Hibs progressed to the later stages of every domestic cup competition in his tenure and made two appearances in European football. Hibs lost heavily to Dnipro Dnipropetrovsk in the first round of the 2005-06 UEFA Cup and on the away goals rule to OB Odense in the 2006 Intertoto Cup. During mid-2006, Mowbray was interviewed for the vacant managerial position at Ipswich Town, but he rejected their approach.[8] In September 2006 he signed a 12-month rolling deal with Hibs that was due to take effect from July 2007.[9] Just one month later however, Mowbray moved to West Bromwich Albion.


Tony Mowbray West Bromwich Albion

In early October 2006, media reports linked him with the vacant managerial position at West Brom. On 10 October, it was confirmed by West Brom that they had asked Hibernian for permission to interview Mowbray, which was granted the following day. On 13 October, West Bromwich Albion announced that they had appointed Mowbray as their new manager.[10]

Mowbray replaced Bryan Robson as Albion manager, and immediately faced the task of returning the Baggies to the Premier League after relegation under Robson the previous season. Although he managed to turn around the club's poor away form, an indifferent run of results at home towards the end of the season meant that Albion finished fourth in The Championship table behind Sunderland, Birmingham City and Derby County, and faced the lottery of the Championship Play-Offs. Despite two famous victories over old rivals Wolverhampton Wanderers in the semi finals, Albion lost 1–0 to Derby County in the Wembley final.

As a result, during the close season, Mowbray set about restructuring his squad, moving out several of Robson's players for multi-million pound fees, after press reports of dressing room division.[11] High profile players such as Jason Koumas, Diomansy Kamara and Curtis Davies were sold to Premier League clubs for large fees, in addition to the departures of Paul McShane, Nathan Ellington, Darren Carter and Steve Watson. Mowbray replaced them by signing a total of 14 permanent and loan players in the summer transfer window, making an overall profit in the process. His most expensive signings were Chris Brunt from Sheffield Wednesday for £3 million, Leon Barnett from Luton Town for £2.5 million, and James Morrison from Middlesbrough for £1.5 million.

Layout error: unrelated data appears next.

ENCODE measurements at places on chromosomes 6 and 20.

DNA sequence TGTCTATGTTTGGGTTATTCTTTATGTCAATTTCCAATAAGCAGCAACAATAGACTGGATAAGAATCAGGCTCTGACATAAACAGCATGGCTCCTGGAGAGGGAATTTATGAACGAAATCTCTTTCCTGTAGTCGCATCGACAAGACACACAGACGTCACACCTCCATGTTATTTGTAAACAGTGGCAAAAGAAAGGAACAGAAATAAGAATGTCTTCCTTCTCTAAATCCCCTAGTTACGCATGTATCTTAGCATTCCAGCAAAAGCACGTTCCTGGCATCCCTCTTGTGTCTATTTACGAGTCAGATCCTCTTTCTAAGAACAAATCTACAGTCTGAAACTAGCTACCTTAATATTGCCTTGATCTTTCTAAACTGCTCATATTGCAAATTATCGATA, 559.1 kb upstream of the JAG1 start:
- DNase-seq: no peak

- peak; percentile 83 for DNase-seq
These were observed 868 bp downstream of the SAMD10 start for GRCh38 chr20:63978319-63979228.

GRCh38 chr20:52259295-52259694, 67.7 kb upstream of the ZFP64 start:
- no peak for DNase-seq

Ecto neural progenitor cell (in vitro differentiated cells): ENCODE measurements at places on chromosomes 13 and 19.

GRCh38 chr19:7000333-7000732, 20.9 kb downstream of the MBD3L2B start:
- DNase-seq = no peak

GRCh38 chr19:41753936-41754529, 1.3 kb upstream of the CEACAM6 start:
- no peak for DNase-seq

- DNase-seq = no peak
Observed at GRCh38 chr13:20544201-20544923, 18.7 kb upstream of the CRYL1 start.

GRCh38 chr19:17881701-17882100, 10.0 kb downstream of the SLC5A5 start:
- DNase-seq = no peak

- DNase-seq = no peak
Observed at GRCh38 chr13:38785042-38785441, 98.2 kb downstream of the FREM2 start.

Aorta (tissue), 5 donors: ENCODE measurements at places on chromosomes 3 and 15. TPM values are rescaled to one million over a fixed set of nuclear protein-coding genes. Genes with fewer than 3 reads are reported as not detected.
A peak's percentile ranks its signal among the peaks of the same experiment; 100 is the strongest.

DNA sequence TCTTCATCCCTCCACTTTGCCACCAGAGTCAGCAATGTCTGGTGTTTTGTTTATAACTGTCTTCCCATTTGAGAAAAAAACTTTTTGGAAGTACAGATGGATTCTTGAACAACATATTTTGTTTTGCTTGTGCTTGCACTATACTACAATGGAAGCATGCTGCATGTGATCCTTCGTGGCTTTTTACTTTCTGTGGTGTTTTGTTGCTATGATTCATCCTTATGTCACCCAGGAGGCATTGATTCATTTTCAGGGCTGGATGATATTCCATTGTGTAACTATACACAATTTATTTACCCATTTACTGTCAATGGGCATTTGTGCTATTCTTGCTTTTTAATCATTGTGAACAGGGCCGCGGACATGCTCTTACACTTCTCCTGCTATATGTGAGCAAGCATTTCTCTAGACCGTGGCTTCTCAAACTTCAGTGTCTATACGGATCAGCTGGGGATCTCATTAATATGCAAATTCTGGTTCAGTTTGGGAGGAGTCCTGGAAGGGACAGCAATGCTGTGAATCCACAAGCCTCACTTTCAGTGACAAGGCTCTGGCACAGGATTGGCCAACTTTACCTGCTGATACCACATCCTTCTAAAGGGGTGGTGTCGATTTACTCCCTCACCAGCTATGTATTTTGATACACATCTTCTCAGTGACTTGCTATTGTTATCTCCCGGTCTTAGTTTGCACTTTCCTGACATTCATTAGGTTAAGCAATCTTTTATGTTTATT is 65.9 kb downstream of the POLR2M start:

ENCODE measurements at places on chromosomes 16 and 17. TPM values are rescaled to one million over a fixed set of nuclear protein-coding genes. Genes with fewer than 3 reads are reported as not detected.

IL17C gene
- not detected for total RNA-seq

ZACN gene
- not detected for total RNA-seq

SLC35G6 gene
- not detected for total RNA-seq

Despite the large changes in his squad, Mowbray won the Championship Manager of the Month award in September 2007, after Albion gained 13 out of the maximum 15 points and climbed to 2nd in the Division.[12] At the start of 2008, Mowbray's young Albion team topped the table, receiving growing plaudits from the media[13] and supporters[14] alike for their attractive brand of attacking one touch passing football, a reflection of Mowbray's staunch footballing philosophy.[15]

Mowbray guided West Brom to the Football League Championship title, meaning promotion to the Premier League and reached the semi-final of the FA Cup. The semi-final, the first to be played at the new Wembley Stadium, pitted West Brom against Portsmouth, the only remaining Premier League team left in the FA Cup. Portsmouth won the match 1–0 with the only goal of the game coming from Kanu. Mowbray won the Championship manager of the month award for April,[16] as well as the League Managers Association manager of the year award.[17]

After a poor 2008–09 season, West Bromwich were relegated from the Premier League, finishing 20th. Mowbray was still thought highly of by the fans, however, and this was evidenced by them wearing Mowbray masks at their last game of the season.[18] Mowbray left the club for Celtic shortly afterwards.


Tony Mowbray Celtic

Tony Mowbray as Celtic manager.

On 8 June 2009, it was reported that Celtic had approached West Bromwich Albion for permission to speak to Mowbray about their managerial vacancy.[19] A compensation fee of £2 million was agreed, and Celtic declared Mowbray as their new manager on 16 June 2009.[20] He was unveiled as Celtic manager at a press conference a day later. His coaching team was Neil Lennon, Peter Grant, Mark Venus and Stevie Woods.[21] On 12 September 2009 was named as the Coach of the Month of August in the Scottish Premier League.[22]